God’s Grace in the Goodbyes

I have been reading through Jerry Bridges’ book Transforming Grace this morning. As he explains the parable of the workers and the wages in Matthew 20 he asks:
Why do so many people stumble over this parable and consider the landowner to be unfair?
I believe it is because we Christians instinctively identify with the workers who had worked all day. We place ourselves in their shoes instead of in the shoes of those who worked only one hour. We look at society around us, instead of at Jesus Christ, and we begin to feel pretty good about ourselves. We consider ourselves to be twelve-hour workers, and we expect to be rewarded accordingly. 

But we need to adopt the attitude of the Roman centurion described in Luke 7. We can never obligate God by our obedience or our sacrificial service. Even if we were perfectly obedient in all our Christian duties, we would still be forced to say, “We are unworthy servants; we have only done our duty” (Luke 17).

Job, in defending himself against the false accusations of his so-called friends, fell from an attitude of grace into thinking he deserved better treatment from God. God rebukes Job for his attitude of “I’m not getting what I deserve.” He had fallen from an attitude of “The LORD gave and the LORD has taken away; may the name of the LORD be praised,” into an attitude of “It profits a man nothing when he tries to please God”. Job had, over the time of his suffering, shifted from the position of an eleventh-hour worker to one who felt he had indeed “borne the burden of the work and the heat of the day…”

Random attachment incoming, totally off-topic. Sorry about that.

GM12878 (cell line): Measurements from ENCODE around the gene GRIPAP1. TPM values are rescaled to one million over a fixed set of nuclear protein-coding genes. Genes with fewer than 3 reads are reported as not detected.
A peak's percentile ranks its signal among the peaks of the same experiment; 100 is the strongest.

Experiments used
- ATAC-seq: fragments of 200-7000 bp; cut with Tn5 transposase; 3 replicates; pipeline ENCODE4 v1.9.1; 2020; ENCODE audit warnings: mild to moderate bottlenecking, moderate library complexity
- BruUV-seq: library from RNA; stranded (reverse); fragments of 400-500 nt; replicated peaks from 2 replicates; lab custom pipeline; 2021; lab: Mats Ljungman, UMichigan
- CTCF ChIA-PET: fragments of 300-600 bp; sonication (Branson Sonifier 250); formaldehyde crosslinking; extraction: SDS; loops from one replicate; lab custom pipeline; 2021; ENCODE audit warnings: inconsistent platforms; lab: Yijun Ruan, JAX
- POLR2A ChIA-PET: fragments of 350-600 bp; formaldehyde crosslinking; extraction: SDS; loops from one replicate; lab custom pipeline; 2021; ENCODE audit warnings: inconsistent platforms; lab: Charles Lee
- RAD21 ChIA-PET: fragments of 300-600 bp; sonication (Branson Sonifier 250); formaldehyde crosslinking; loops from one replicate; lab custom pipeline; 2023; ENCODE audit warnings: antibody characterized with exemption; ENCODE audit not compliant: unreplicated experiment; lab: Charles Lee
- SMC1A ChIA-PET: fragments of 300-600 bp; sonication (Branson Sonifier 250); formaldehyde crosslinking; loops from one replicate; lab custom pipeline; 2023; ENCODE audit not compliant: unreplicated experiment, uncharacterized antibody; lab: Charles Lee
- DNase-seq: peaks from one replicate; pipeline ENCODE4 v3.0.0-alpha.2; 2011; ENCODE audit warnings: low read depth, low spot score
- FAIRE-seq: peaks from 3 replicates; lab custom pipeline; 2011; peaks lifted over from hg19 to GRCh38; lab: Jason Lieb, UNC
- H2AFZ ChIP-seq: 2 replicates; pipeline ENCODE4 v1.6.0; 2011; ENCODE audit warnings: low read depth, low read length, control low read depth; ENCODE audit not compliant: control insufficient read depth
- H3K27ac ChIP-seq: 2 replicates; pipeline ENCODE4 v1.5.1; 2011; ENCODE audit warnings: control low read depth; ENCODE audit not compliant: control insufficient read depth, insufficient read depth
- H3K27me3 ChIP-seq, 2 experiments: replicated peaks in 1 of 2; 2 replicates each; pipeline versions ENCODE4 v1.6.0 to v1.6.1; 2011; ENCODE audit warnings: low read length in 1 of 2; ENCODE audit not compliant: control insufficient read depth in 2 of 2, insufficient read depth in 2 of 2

Contentment with what we have whether it is possessions, or station in life, or mental or physical abilities is worth far, far more than all the things we don’t have.”

Bryson becoming a part of his new forever family became reality today. We are so thankful and yet so tearful. He will be leaving us sooner than we expected (probably in a day or two), but in reading through the pages of Bridges’ book this morning and praying God’s will in the adoption planning meeting today, I came to conclude that everyday with Bryson was a grace gift. Whether we have what God gives us for a lifetime or only an hour, it is all gracious and undeserved.

In serving Bryson, we have only done our duty. We have obeyed God’s command to care for the orphan. That’s what He called us to do. And now we are to release him into the hands of that same God who gave him to us for a short time, that He may complete what He started in his little life.

Please pray for us to be thankful … as we say our goodbyes.

(If you wish to have, as Paul Harvey says, “the rest of the story” you can read it in my January/February blogs starting here: New Foster Mama)

3 thoughts on “God’s Grace in the Goodbyes

  1. Carol Willits

    Mel, You have not only done your “duty” you have gone beyond and loved this little guy with the love of Christ that he will carry with him all the days of his life. Take comfort in the God who placed him with you for a time, He will also keep him forever. You're in my prayers..I know your heart aches.


  2. Pingback: Conclusion: I Wish You Jesus More than Anything – Unchained Melodye

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